Basic is a short film exploring the insecure lil’ ho in all of us

Starring Nelson Franklin (Veep, Abby’s, Blackish), Georgia Mischak (Arrested Development, Love), and Chelsea Devantez (Bless This Mess, Abby’s). Chelsea also wrote and directed the film. Basic is a dark comedy exploring our nastyass petty side, and what it really means to be basic. The film is short, really short in fact. So short that this is how Chelsea described it for us:

Honestly, the film is three minutes and three seconds long, so saying too much about it will ruin it. So I’ll just say this: you are a dumb lil’ ho, we are all dumb lil’ hos, and this film is about you, your friends, your family, your high school bully who got engaged at Disneyland, and all your lovers: past, present and future.

Short can be a good thing, particularly when it’s very well executed. Basic is snappy and straight to the point (actually, it’s pretty much a devious curveball). But it’s really snappy, and everyone who has ever scrolled through an Instagram feed will instantly connect to it.

How did Basic come about?

I’d had this idea for an unreliable narrator for a while, but I didn’t have the story yet. Then there was a night when someone who shall not be named (until I’m at least three drinks in) went through my twitter feed and deep liked a tweet that was a year old. The whole film came to me right then and there. I wrote it that night, set up production the next day, and filmed it three weeks later.

What and Who is it for – where does the message come from?

The film is for everyone, even if you’re not on social media. It is about the emotions people have always experienced when they’re at their lowest and most insecure. When people watch the film I hope they know who the villain is immediately. But by the end of the film, change their mind and think a different character is the villain. And then three days later I hope the film crosses their mind for the briefest of seconds and makes them go, wait, am *I* the villain?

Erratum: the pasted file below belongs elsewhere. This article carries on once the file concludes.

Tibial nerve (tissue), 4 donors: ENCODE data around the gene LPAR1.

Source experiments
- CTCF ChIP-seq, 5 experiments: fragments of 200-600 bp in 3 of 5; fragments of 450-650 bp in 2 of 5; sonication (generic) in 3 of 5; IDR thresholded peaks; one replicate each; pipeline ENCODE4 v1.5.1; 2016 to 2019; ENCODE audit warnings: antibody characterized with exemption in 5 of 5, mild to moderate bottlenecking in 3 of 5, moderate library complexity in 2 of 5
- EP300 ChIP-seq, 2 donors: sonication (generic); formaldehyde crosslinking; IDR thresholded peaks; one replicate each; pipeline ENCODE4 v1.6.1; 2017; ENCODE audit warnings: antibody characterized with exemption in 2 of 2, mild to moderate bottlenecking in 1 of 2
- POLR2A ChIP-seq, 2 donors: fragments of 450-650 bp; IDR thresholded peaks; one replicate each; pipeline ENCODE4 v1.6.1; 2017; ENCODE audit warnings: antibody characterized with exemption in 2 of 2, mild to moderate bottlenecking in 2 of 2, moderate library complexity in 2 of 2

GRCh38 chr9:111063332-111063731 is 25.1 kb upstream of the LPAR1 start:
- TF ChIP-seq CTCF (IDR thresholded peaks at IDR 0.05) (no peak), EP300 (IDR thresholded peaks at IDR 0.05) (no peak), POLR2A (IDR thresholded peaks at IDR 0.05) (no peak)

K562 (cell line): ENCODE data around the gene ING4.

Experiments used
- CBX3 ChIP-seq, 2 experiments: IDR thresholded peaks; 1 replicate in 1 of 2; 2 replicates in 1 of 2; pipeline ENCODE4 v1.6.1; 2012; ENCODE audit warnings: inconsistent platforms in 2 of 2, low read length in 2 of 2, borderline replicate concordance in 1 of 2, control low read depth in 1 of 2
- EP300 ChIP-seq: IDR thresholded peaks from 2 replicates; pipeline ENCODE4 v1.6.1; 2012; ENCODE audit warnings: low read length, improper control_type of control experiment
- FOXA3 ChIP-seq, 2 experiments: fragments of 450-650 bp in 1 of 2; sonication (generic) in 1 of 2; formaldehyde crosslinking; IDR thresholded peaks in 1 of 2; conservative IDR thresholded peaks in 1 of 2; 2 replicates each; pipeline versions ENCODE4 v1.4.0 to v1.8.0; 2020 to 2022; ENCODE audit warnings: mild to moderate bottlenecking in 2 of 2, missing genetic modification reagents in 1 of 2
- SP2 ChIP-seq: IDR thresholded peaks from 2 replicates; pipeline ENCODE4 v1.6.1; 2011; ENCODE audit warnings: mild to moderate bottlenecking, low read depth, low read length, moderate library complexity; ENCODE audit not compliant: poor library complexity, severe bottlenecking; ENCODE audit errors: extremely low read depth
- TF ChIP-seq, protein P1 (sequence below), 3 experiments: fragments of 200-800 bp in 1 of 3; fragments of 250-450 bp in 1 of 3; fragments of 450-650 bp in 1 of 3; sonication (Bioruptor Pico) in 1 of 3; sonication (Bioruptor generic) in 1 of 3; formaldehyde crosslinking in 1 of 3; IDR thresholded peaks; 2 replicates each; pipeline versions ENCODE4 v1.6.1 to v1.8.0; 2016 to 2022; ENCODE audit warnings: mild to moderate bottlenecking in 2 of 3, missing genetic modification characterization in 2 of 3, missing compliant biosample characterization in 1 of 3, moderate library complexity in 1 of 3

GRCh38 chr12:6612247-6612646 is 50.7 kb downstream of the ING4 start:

What was the main goal of the short?

I’m a very goal oriented person and I always film things with a purpose — a TV sizzle, a pilot pitch, etc. So funnily enough this short came about because my old manager told me to “just make something for myself” without caring about what it was for. Which also meant like, I have nothing for you and no plan for you. So I said hell no! And then a month later when this idea hit me. Got so excited to make it that I just did it.

I didn’t check in with anyone about it — I didn’t tell my reps, I didn’t run it by anyone who wasn’t already making the film with me. I just did it in my own bubble with no outside influence. Didn’t know why I was making it, I just was. I applied to festivals and in the deepest part of my heart I wanted to get into SXSW, but I pushed that thought aside. And then suddenly it got in. Now I have an entire feature inspired by this short film. So hey, the advice to do something for yourself, with no goals, just something you really are proud of, is good advice!

Describe any challenges you had while filming it

The entire crew for this film was 4 people, including myself. We shot it over two days with eight locations. There were many challenges! But here’s a specific one. The DP and editor, Kevin Walsh, and I had scouted this beautiful park for a shot we wanted and had practiced all the takes. When we showed up on the day a concert was taking place and everywhere was PACKED. I’d planned the day so Georgia and Nelson could shoot these two shots back to back in an hour, to be respectful of their time. So we pulled into the parking lot and re-staged it on the fly with my AD Kenzie Elizabeth. I’d bought this pineapple for an extra shot if we had time, and we pulled the pineapple in. Now it’s one of my favorite shots in the film and it’s in the ugliest location, ha!

What kind of equipment was used for the film?

All natural lighting was used for the outdoor shots, and one of the best sources of colored light for the indoor scene ended up coming from an app on an iPhone. The film was shot on two cameras: Kevin’s Sony A7, which was better in low light, and my Canon 80d which had better auto focus on the gimbal in full sunlight. The most expensive element of the budget came the day before when Kevin and I panicked and bought $200 worth of backup batteries that we never used.